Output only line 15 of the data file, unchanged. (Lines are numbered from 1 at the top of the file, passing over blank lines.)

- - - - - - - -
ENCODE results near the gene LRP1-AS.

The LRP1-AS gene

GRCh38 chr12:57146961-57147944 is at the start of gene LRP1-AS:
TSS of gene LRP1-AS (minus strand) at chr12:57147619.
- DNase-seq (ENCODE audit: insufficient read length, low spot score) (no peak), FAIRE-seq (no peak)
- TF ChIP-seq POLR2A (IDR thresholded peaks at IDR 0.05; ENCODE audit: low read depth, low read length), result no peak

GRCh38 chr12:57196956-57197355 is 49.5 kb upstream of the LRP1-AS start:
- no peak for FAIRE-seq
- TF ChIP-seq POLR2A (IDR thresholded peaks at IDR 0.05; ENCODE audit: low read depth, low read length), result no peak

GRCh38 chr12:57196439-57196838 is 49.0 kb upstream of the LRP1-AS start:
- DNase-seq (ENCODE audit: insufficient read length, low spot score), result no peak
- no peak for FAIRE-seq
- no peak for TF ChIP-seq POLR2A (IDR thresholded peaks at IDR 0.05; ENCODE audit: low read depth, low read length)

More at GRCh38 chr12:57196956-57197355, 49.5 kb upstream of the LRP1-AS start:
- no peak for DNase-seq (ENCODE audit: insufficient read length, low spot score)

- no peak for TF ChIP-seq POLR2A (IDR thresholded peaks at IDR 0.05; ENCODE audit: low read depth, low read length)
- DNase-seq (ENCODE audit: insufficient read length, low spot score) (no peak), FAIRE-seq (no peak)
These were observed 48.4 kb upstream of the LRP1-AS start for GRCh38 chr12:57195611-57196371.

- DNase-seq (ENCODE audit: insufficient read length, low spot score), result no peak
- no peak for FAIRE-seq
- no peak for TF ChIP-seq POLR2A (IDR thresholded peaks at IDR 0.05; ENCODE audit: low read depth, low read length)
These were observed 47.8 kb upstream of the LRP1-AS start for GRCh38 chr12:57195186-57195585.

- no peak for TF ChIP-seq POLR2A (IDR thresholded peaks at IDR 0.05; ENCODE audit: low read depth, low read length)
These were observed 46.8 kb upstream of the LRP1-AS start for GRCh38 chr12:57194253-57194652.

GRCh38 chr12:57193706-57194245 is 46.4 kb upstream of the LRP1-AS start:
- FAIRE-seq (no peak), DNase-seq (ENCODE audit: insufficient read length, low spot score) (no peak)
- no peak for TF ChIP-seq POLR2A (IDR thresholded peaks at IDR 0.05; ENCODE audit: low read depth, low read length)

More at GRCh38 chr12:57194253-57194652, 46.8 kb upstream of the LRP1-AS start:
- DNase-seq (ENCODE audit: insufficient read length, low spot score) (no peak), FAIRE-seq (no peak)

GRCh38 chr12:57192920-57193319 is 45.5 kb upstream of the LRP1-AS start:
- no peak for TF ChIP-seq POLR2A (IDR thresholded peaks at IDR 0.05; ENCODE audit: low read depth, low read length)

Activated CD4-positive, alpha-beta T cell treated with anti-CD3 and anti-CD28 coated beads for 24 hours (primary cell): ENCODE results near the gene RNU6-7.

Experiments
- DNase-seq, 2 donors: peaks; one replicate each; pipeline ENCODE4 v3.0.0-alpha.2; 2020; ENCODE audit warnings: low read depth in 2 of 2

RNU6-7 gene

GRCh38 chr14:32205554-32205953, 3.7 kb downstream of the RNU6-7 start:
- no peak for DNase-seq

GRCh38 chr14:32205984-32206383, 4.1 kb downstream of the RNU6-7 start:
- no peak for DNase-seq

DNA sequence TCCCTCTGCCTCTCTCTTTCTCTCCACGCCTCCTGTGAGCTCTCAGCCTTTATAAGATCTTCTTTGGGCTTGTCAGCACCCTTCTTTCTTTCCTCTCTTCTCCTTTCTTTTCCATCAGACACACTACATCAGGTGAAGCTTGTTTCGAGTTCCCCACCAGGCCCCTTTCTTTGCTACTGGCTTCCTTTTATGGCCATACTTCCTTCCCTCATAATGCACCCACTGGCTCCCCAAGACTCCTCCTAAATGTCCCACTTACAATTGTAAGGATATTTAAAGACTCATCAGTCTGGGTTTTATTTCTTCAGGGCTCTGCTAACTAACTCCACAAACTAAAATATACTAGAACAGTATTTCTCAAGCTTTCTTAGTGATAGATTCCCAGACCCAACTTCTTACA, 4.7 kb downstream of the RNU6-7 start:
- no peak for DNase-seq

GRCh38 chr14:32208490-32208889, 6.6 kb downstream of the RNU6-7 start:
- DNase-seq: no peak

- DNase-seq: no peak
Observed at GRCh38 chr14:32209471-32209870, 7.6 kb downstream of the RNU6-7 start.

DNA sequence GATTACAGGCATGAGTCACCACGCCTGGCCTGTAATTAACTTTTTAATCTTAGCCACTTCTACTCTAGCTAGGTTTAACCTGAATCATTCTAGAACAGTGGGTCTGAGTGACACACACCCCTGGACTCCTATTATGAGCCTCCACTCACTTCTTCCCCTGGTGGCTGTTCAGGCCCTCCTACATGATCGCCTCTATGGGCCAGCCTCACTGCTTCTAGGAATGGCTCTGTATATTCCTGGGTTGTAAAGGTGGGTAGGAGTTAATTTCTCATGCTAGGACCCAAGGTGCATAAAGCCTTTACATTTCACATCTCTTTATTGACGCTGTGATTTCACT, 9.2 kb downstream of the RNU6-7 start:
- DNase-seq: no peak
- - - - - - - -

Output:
- no peak for DNase-seq (ENCODE audit: insufficient read length, low spot score)